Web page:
Industry body Nasscom on Tuesday termed the work visa suspension proclamation as "misguided" and said this could be harmful to the US economy, possibly forcing more work to be performed offshore since the local talent is not available in the country.
The comments came after US President Donald Trump issued a proclamation to suspend issuing of H-1B visas - popular among Indian IT professionals - along with other foreign work visas for the rest of the year, aimed at helping millions of Americans who have lost their jobs due to the current economic crisis.
The proclamation that comes into effect on June 24 is expected to impact a large number of Indian IT professionals and several American and Indian companies who were issued H-1B visas by the US government for the fiscal year 2021 beginning October 1.
"The proclamation issued today barring the entry of certain non-immigrants into America and setting new conditions for others is misguided and harmful to the US economy...This new proclamation will impose new challenge and possibly force more work to be performed offshore since the local talent is not available," Nasscom said in a statement.
It highlighted that the association's members provide essential services to hospitals, pharmaceutical and biotech companies, state and local government agencies, financial institutions, technology and communications firms, grocers, manufacturers, and thousands of other businesses across the US.
"Highly skilled non-immigrants are playing critical roles in the delivery of these services and the development of these services and products."
"Without their continued contributions to the US economy, the economic pain would worsen, industry would slow, and the timeline for a treatment and cure of COVID-19 would lengthen," Nasscom said.
It added that those on H-1B and L-1 visas pay taxes and contribute to their communities and to local economies in many ways as well.
Nasscom urged the US administration to shorten the duration of these restrictions to 90 days, saying lengthening these "burdensome restrictions" on US companies that are trying to recover from the economic fallout of the COVID-19 pandemic will "only serve to harm" the economy.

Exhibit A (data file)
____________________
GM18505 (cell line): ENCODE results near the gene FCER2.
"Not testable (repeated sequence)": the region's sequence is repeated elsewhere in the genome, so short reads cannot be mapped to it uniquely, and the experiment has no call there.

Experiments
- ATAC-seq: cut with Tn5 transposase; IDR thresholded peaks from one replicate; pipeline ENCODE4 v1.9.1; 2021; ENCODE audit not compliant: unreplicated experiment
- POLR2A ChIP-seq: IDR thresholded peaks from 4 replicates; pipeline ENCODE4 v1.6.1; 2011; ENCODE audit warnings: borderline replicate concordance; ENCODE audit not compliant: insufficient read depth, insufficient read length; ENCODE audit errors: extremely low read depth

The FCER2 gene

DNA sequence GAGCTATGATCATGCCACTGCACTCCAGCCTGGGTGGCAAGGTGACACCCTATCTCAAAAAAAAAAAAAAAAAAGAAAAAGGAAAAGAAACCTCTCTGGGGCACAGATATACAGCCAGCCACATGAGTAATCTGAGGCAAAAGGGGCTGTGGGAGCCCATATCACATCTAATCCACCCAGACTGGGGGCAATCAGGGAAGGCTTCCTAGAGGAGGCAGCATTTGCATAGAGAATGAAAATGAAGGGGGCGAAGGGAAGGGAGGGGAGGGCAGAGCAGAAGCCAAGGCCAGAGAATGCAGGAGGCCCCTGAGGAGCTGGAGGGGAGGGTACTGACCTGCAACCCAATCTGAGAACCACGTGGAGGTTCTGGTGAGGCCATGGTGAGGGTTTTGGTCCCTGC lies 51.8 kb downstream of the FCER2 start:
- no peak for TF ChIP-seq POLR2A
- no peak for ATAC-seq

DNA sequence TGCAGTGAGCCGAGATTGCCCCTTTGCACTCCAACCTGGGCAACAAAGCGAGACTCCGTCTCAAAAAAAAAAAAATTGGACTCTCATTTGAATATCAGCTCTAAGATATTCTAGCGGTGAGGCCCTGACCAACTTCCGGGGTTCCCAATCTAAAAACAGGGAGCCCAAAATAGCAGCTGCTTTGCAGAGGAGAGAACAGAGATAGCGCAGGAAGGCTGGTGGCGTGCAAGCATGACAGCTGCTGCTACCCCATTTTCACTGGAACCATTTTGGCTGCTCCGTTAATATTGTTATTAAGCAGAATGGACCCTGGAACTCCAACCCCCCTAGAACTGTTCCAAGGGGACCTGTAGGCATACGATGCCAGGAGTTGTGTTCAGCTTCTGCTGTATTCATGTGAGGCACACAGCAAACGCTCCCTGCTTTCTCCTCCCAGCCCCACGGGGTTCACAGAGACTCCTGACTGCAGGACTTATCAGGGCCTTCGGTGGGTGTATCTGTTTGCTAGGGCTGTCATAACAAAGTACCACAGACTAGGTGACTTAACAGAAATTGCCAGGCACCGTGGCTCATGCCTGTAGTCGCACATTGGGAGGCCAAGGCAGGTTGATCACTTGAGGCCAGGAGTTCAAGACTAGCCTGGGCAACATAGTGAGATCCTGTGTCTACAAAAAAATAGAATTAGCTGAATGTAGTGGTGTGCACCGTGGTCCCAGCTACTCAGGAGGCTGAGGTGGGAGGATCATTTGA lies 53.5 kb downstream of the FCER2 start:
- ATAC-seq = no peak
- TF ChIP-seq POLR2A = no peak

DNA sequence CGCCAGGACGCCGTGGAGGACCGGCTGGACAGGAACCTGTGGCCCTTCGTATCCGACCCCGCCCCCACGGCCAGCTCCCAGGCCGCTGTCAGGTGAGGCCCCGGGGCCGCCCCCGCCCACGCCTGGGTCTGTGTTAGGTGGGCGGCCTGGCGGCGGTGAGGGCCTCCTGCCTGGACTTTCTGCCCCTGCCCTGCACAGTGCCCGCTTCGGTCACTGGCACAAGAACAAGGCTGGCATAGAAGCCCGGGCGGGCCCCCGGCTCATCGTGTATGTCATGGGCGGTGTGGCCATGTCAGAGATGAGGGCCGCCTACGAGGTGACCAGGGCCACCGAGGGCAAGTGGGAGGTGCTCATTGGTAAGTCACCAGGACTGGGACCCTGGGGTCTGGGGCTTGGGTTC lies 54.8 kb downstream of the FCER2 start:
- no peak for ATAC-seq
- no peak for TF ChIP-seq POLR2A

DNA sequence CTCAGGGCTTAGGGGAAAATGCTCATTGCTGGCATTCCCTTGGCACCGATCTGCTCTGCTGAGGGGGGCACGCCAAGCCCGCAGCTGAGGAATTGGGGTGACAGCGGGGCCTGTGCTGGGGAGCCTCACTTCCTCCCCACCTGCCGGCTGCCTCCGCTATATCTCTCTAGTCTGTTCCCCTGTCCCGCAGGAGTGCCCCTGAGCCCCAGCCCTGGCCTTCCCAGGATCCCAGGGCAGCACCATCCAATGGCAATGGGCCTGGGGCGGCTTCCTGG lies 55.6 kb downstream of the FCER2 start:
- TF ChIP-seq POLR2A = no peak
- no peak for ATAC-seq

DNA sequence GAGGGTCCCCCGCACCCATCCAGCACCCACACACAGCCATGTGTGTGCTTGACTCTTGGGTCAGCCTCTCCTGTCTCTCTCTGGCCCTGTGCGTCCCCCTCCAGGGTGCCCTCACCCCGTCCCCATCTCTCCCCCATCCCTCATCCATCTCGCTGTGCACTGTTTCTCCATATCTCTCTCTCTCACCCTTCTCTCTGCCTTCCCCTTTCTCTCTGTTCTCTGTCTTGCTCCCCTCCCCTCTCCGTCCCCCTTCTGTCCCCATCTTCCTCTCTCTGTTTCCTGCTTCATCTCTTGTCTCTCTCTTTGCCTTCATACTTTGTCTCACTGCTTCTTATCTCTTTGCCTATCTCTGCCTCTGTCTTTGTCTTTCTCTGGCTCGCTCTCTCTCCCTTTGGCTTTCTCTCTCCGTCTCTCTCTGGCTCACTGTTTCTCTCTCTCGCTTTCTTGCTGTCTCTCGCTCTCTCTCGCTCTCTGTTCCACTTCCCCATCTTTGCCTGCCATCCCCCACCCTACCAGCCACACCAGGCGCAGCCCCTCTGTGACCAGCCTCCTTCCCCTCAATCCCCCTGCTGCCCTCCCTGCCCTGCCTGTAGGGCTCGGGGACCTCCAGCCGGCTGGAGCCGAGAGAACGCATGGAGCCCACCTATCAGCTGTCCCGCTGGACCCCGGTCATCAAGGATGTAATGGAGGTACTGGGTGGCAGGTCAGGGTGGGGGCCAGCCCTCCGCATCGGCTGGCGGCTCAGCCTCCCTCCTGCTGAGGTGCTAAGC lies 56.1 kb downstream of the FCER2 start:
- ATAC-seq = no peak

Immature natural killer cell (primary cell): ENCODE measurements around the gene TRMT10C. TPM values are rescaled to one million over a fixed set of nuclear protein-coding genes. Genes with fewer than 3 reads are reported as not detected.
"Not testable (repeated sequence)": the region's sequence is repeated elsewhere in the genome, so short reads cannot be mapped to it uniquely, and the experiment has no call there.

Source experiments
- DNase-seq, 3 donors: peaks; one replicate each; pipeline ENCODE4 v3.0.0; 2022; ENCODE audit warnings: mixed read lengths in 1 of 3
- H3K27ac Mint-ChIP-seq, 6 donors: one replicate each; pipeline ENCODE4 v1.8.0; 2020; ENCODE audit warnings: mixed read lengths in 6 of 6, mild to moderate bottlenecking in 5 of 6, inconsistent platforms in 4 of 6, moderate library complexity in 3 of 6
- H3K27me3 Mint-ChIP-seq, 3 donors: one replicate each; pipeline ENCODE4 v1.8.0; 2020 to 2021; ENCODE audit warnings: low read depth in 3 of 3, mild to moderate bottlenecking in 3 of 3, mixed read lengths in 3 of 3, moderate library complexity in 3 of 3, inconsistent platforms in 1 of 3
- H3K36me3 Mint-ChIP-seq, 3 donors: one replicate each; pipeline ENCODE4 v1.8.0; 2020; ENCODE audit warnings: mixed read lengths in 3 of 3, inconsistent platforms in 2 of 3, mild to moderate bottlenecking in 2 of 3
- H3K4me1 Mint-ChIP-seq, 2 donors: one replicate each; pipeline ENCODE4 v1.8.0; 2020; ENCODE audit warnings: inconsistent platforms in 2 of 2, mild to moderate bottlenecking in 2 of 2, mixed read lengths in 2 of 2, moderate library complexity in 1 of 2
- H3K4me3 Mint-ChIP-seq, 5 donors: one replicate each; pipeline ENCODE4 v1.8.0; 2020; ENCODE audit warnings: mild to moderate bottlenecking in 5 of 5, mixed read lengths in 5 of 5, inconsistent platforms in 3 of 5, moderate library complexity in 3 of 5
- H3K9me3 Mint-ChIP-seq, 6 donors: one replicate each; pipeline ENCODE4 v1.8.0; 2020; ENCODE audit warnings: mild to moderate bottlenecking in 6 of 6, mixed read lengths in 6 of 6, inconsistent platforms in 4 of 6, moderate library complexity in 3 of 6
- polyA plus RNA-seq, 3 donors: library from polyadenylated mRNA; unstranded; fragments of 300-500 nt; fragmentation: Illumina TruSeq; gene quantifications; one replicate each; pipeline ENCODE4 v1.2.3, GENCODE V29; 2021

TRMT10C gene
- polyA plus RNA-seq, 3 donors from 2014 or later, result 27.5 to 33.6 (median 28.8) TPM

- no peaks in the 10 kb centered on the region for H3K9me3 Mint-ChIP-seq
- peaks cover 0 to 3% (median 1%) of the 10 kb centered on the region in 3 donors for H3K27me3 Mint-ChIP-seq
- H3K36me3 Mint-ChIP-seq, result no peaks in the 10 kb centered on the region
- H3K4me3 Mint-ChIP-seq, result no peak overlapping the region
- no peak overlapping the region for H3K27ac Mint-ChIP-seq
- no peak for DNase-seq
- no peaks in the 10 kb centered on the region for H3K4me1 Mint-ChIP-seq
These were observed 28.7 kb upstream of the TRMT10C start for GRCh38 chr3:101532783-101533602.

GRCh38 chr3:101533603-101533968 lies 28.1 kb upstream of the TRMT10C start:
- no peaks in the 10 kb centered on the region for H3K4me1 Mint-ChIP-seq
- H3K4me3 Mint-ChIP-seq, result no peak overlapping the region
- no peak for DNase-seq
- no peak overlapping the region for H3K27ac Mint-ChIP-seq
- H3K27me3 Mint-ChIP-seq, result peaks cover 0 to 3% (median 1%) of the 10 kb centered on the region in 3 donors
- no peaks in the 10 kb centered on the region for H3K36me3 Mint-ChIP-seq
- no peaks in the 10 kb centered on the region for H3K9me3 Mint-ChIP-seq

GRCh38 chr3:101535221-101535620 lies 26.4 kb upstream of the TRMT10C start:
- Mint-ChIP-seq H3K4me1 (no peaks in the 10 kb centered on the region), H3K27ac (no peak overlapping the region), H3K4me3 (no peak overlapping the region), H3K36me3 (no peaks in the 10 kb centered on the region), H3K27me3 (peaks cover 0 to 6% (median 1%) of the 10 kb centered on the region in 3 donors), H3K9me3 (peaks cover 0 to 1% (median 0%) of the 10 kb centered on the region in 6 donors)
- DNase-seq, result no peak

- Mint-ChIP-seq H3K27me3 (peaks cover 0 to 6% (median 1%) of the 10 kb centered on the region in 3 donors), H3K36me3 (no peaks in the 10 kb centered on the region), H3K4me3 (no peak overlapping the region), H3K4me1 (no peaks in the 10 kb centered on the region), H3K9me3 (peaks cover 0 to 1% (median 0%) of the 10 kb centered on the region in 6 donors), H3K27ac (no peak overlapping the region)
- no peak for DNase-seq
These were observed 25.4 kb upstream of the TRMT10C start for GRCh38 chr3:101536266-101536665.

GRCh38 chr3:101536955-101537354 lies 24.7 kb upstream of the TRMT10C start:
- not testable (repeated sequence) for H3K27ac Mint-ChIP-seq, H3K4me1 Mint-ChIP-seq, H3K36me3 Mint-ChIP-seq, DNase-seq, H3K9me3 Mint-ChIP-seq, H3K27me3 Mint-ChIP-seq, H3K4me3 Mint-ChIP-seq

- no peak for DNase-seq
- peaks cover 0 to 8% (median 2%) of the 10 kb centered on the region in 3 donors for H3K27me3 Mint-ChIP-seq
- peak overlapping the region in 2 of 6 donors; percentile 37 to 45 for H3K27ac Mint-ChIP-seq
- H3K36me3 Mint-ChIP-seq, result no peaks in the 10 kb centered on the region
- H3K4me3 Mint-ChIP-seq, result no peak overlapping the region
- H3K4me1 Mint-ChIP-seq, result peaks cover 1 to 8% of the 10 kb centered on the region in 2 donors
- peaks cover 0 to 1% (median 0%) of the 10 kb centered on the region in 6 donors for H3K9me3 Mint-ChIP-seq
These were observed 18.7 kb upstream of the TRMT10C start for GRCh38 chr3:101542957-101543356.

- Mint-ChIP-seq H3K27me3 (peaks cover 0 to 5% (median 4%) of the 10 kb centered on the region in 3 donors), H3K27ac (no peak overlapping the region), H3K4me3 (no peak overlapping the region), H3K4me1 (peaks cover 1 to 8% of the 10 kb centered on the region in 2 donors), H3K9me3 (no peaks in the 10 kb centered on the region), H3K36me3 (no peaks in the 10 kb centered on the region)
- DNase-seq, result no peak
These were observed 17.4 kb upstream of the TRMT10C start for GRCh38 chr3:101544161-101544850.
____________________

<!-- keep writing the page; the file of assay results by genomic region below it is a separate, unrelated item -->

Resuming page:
"...We hope that the administration will rethink its stated plans to move forward on a series of regulatory changes that would place additional restrictions and costs on visa programs while doing little more than amplifying the harm already being done to the US economy," it added.
Nasscom noted that many US corporations, universities, medical facilities, research institutions, directly and through their associations, have asked the President not to take such action because of the harm it would do as the country reopens and recovers.
Such sentiments were also echoed by dozens of Republican and Democratic members of Congress and governors.
Google CEO Sunder Pichai has also expressed disappointment over the proclamation and said he would stand with immigrants and work to expand opportunity for all.
Human rights bodies, in particular those working among immigrant communities, as well many American lawmakers have also urged Trump to revoke the suspension.
Nasscom said American workers are facing greater challenges than they have in years, but that does not mean that talent shortages do not continue to exist.
Nasscom added that despite national unemployment trends across the economy, the National Foundation for American Progress found that the unemployment rate for computer professionals went down from 3 per cent in January 2020 to 2.8 per cent in April 2020, according to its analysis of the Bureau of Labor Statistics' Current Population Survey.
"In this time of COVID-19 crisis and recovery, the administration's policies that impact American businesses should follow the oath taken by healthcare professionals: first do no harm," it emphasised.